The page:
THE THERAPEUTIC STATE : Psychiatry in the Mirror of Current Events
Although mental illness is said to be an illness “like any other,” and although psychiatry is said to be a medical specialty “like any other,” it is obvious that neither assertion is true. Specialists in neurology, cardiology, gynecology, urology, rheumatology, hematology, immunology, and the other branches of medicine are concerned with the workings of various body parts and systems and with helping persons suffering from diseases that affect these parts or systems. But what are psychiatrists concerned with?
The answer to this question has been a matter of debate ever since psychiatrists first came on the scene of human history, about two hundred years ago. The basic reason for the controversy over the nature of psychiatry lies in, and is revealed by, the embarrassing contradiction between the ostensible and the actual practices of psychiatrists. This should not surprise us. The same has been true for every important institutionalized ideology throughout history. That it is true for psychiatry too—indeed, that it is true for psychiatry but not for, say, cardiology or neurology—can make us draw two quite different inferences: One is that psychiatry is less developed than other branches of medicine and hence more time and effort are needed to bring it up to par with its sister specialties.
This is the position today not only of the leading psychiatric authorities but also of the leading opinion-makers of our society, from justices of the Supreme Court to editorial writers for the New York Times. Another inference is that this contradiction is an important feature of psychiatry that we must treat as a clue to its true character. This has been the position I have espoused ever since I started to write about psychiatry, more than thirty years ago.
Although the pieces assembled in this volume arc as varied as the daily events of our life—each taking off from some newsmaking political event, criminal trial, or literary happening—they all share a particular point of view on psychiatry. I have stated that view in several scholarly publications and there is no need for me to restate it here. Furthermore, it is set forth—perhaps better than in my more formal works—in the editorials, essays, and reviews that follow. Let me note here, however, that there is nothing particularly original in my approach, although its application to psychiatry has been astoundingly neglected.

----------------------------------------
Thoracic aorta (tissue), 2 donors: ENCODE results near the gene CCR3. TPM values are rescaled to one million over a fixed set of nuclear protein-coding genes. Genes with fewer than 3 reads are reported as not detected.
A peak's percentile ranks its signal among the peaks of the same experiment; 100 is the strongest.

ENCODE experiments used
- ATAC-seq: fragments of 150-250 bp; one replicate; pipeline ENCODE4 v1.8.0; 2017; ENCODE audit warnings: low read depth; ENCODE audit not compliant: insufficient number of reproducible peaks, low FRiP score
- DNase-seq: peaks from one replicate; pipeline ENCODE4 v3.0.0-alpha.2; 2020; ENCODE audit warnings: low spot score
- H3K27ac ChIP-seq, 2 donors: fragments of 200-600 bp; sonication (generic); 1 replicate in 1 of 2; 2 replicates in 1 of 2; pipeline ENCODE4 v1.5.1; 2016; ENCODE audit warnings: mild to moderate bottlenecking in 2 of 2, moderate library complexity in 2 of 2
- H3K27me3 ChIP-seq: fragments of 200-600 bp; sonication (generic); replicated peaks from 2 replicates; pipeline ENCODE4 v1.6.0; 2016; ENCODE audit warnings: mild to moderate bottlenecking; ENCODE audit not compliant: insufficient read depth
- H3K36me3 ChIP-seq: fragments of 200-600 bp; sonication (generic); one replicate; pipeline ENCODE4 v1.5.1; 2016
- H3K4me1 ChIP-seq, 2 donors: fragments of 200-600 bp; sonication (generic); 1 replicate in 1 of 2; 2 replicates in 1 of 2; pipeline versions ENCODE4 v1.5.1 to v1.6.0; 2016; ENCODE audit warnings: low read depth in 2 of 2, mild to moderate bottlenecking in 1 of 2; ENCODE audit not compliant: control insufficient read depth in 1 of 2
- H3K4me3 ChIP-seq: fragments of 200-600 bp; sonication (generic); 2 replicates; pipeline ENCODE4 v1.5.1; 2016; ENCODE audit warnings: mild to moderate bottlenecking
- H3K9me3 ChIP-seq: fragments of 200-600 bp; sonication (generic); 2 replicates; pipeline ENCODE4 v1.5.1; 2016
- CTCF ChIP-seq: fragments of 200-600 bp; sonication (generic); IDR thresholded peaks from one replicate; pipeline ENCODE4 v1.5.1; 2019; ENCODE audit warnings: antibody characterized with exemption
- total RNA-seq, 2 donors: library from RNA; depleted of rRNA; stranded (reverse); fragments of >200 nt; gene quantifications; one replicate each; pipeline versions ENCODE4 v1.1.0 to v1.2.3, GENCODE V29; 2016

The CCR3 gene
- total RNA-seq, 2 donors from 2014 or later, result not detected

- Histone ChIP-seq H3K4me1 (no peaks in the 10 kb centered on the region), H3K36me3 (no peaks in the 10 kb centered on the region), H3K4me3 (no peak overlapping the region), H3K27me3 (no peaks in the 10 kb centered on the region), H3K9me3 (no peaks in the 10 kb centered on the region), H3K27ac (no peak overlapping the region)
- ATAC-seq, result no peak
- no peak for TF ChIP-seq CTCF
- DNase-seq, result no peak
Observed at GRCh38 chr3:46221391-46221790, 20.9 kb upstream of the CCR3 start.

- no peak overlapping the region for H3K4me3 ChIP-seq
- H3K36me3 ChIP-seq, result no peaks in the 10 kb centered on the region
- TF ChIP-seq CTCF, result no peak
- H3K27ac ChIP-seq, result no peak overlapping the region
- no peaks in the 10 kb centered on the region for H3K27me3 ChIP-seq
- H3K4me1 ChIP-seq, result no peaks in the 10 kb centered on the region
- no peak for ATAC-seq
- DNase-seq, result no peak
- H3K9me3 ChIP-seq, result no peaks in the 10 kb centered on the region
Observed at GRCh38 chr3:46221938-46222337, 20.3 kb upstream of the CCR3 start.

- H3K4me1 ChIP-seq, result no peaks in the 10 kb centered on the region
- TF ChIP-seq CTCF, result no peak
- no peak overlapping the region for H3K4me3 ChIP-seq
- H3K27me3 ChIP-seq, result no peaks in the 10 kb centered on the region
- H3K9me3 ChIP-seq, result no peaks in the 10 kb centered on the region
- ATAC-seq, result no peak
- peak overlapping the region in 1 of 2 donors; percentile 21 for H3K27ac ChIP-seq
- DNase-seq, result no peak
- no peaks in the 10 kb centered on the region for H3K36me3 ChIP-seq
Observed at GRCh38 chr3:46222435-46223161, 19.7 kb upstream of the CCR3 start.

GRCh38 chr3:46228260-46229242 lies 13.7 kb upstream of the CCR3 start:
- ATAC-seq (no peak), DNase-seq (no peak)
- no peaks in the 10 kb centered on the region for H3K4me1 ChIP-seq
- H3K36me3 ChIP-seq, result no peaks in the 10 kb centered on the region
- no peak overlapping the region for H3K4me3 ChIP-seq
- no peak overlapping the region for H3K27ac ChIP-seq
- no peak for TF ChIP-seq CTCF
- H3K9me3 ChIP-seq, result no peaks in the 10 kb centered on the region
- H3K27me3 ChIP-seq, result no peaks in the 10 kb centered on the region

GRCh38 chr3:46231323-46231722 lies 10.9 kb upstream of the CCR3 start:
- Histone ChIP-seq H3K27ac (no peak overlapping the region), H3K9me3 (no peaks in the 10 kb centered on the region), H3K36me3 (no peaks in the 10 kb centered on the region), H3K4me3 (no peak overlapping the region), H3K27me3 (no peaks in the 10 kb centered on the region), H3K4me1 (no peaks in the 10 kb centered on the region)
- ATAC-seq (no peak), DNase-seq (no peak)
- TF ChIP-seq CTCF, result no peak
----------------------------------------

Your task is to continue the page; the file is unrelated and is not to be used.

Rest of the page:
People have always known that actions speak louder than words. This insight was given a more sophisticated form by the great American philosopher Charles Sanders Peirce, who asserted that “What a thing means is simply what habits it involves.”
So we must inquire into, and familiarize ourselves with, the habits of psychiatrists. It is not hard to do this. Of course we must not let ourselves be distracted by the psychiatrists’endless self-serving chatter about what they do or think or by their gothic tales of miraculous cures in the private spaces of their cloistered offices. Instead, we must keep our eyes on their observable performances in mental hospitals, courts of law. and other public places.
By laying bare the professional habits of psychiatrists. I believe I have gone a long way in answering the questions people most often ask about the mental-health profession, such as: What is mental illness? Is psychotherapy effective? Is electroshock a treatment or a torture? Should it be banned? Does it help or harm patients to be confined in mental hospitals? Is the insanity defense necessary?
There is an obvious reason why we have so much difficulty giving satisfactory answers to these important questions. It is because, as the great English legal scholar James Fitzjames Stephen observed, “Men have an all but incurable propensity to try to prejudge all the great questions which interest them by stamping their prejudices upon their language.”
Accordingly, to answer the questions that puzzle people about matters of so-called mental illness, we must make ourselves aware of the ways in which both psychiatrists and mental patients use language—to impose their “reality” on each other, and everyone else. Perhaps only in this way will we be able to see that two and two make four—that fraud is fraud and force is force—regardless of who deceives or coerces or of how one justifies one’s behavior.
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